By Mike Davis
Co-Host, The Dale Jr. Download
News flash. Our guest this week on The Dale Jr. Download isn't a driver. Nor is he a crew chief, crew member, industry executive, track promotor, racing broadcaster, Earnhardt family member or Dale Sr. hunting buddy. No, our guest this week is Brandon Marshall. He is an All-Pro wide receiver in the National Football League. I say is because he hasn't submitted his official retirement paperwork yet. More on that in a bit.
Marshall's appearance was widely anticipated by Dale Jr., and not just because he is an avid football fan. There is immense value in hearing perspective from those outside our little racing bubble -- perspective, say, on whether racecar drivers are athletes. Sure, you've heard that debate your whole life, but how many times from a well-informed, world-class athlete? You see, at about the time you're reading this Brandon will be strapped inside a racecar with Dale Jr. at Charlotte Motor Speedway. He's about to feel what four laps at 165 mph will do to a body. Once Brandon gets his ride, Chad "Ochocinco" Johnson, Fred Taylor, and Channing Crowder will get their turns. Crowder believes a racecar driver is many things, but an athlete isn't one of them.
Back to Brandon Marshall. This fella has lived a life, man, and not all of it roses. While he was lighting it up on the field after coming into the league in 2006, a series of off-the-field troubles took a toll on him personally. Eventually he sought help. If you know much about Dale Jr.'s concussion story, you know how unusual that is. Athletes don't easily admit the need for assistance. Brandon eventually did. He spent three months at McLean Hospital and was diagnosed with Borderline Personality Disorder. It changed his life.
Dale couldn't wait to talk about this. He wanted to compare notes. Sure, Borderline Personality Disorder and concussions are two different things, but both have significant mental health implications. What's more, they require courage, vulnerability and accountability to begin healing. Deep down pro athletes may possess all three, but it takes an act of God to draw them out.
Other things we wanted to know from Brandon, whose nickname is "Beast":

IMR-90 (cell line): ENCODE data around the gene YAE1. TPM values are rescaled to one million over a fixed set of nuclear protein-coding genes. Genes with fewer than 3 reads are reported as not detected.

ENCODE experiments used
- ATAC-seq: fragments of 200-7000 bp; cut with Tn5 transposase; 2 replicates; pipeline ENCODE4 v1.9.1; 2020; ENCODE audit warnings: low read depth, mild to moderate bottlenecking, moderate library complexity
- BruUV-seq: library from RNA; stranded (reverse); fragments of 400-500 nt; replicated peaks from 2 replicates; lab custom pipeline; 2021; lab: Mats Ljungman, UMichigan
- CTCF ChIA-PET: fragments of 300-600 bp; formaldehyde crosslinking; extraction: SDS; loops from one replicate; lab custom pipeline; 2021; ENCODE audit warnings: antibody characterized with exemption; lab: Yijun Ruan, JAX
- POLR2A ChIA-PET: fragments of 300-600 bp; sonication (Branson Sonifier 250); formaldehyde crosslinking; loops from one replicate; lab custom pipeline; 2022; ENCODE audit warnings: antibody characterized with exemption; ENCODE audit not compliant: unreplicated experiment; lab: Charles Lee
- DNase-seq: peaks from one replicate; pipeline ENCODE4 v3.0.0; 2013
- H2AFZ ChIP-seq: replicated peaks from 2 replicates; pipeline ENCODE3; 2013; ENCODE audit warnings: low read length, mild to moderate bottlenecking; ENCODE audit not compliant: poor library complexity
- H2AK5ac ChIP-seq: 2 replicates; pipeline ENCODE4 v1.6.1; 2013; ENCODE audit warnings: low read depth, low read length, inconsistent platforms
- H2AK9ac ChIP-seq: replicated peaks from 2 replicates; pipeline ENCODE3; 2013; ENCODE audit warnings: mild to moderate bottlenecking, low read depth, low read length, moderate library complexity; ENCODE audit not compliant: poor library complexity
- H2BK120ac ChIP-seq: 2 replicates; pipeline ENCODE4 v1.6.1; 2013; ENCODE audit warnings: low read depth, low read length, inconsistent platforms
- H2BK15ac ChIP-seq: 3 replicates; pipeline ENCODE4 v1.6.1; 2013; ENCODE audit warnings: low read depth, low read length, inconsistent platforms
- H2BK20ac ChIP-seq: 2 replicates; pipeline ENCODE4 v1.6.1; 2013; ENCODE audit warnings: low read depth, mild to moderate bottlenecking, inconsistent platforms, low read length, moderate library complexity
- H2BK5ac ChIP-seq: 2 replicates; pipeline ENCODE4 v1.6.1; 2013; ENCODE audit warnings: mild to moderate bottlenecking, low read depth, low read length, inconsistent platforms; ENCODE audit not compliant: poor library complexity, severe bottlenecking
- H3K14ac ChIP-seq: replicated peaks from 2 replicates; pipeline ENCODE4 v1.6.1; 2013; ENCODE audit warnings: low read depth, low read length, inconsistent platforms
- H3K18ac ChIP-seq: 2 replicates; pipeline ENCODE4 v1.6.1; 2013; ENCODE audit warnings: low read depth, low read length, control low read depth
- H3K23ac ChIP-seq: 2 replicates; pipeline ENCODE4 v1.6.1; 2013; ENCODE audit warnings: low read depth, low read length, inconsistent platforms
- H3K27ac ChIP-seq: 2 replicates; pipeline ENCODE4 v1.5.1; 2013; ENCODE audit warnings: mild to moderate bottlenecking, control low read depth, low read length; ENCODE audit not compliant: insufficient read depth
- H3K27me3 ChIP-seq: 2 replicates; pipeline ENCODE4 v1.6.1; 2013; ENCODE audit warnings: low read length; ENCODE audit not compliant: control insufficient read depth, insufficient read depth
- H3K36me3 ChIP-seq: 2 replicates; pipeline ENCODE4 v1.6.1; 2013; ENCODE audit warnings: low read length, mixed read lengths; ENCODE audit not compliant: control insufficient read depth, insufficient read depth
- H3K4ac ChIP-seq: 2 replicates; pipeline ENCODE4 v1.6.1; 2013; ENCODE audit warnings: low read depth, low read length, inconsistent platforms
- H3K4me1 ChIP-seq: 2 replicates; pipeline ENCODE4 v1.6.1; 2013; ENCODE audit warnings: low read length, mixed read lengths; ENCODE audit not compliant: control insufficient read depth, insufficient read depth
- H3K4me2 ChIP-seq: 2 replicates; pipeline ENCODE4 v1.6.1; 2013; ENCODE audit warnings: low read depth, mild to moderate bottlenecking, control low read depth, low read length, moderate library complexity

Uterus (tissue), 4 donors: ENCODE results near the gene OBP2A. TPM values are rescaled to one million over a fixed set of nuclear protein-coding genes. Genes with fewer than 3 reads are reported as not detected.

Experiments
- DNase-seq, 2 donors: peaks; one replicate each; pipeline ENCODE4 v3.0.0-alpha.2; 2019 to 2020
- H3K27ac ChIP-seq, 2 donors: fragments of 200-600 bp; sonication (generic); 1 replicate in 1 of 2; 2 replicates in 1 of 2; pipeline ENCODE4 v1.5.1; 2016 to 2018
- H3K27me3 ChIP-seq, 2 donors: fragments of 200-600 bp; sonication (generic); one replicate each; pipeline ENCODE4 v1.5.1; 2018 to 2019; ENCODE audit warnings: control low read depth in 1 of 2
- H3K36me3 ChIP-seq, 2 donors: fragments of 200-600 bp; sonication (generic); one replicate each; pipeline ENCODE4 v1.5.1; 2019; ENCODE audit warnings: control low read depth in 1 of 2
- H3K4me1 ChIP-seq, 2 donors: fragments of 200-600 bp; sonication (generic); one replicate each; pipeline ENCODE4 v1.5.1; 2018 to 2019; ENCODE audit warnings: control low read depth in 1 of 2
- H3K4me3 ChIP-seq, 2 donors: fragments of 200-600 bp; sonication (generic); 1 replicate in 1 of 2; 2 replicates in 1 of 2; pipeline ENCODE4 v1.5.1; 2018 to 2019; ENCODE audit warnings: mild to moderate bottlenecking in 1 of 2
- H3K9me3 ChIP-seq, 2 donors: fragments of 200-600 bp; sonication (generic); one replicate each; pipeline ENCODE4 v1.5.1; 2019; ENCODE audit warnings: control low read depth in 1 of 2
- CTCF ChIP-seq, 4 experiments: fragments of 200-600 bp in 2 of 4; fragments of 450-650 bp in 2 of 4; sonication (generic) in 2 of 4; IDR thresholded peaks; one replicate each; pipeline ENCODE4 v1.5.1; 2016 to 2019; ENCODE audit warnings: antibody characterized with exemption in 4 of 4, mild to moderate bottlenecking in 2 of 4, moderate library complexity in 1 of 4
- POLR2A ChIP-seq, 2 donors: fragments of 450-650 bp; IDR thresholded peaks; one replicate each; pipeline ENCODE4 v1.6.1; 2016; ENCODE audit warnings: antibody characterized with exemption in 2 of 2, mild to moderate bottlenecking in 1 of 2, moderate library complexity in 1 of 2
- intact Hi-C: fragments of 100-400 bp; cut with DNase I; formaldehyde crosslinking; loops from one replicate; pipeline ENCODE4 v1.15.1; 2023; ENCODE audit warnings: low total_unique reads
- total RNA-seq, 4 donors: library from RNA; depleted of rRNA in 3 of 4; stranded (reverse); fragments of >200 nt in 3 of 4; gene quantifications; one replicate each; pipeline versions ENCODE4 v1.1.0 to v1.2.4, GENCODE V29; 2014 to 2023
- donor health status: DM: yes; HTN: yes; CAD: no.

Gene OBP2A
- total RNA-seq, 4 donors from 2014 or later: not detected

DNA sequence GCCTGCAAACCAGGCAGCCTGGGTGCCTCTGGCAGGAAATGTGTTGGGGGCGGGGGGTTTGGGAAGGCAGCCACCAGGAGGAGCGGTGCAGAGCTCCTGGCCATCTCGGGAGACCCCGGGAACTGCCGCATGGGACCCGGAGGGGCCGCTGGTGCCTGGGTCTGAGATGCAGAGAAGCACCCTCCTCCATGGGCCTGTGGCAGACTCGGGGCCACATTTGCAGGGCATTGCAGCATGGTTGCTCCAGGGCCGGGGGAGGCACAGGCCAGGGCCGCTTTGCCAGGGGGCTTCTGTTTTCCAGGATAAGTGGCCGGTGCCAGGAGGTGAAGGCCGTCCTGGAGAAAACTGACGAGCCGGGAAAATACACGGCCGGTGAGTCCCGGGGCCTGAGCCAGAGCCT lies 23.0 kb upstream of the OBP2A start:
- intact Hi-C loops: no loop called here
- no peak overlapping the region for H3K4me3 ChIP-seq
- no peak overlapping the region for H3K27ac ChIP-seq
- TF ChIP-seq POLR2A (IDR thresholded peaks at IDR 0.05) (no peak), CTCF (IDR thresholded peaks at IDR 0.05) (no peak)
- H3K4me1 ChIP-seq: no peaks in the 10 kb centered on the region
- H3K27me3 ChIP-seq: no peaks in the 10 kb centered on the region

Why are wide receivers the biggest trash talkers on the field? (Hint, they're not, as we learned.)
Explain the psychological warfare that goes on between a wide receiver and a defensive back when at the line of scrimmage?
Is the criticism Jay Cutler receives fair or unfair?
Have rules designed to decrease head impacts in the NFL and college game made football too soft?
What is the biggest mistake young football players make when coming into the league?
Explain the origins for your sensational podcast, I Am Athlete, and where does it go from here?
Why are you so interested in NASCAR?
And then there is this: Are athletes prepared to face the music when it's time to call it quits? It has been our observation that most are not, and the lack of identity in a post-playing life often leads to family troubles, depression, and years of hurt. Brandon's own story makes him an intriguing one to ask. Despite being a six-time Pro Bowler with Hall-of-Fame-worthy credentials and the record-holder for receptions in a game (21 vs. the Colts in 2009), Brandon's career ended rather abruptly. He went to Seattle in 2018 anticipating a switch to tight end, which by his estimation would've prolonged his career a few more years. But when the Seahawks lost one of its wideouts to injury, Marshall's services were needed on the receiving corps. When he, himself, became injured, he was cut from the team.
Just like that it was over.
"Well, you know the Washington Football Team needs a tight end," said Dale Jr. "I'm just saying they could use one."
All eyes turned to Marshall, who had already admitted he hadn't actually completed the formal process in which retirement becomes official.
Episode 336 of The Dale Jr. Download podcast drops soon and is available to everyone.
-- Dirty Mo Media --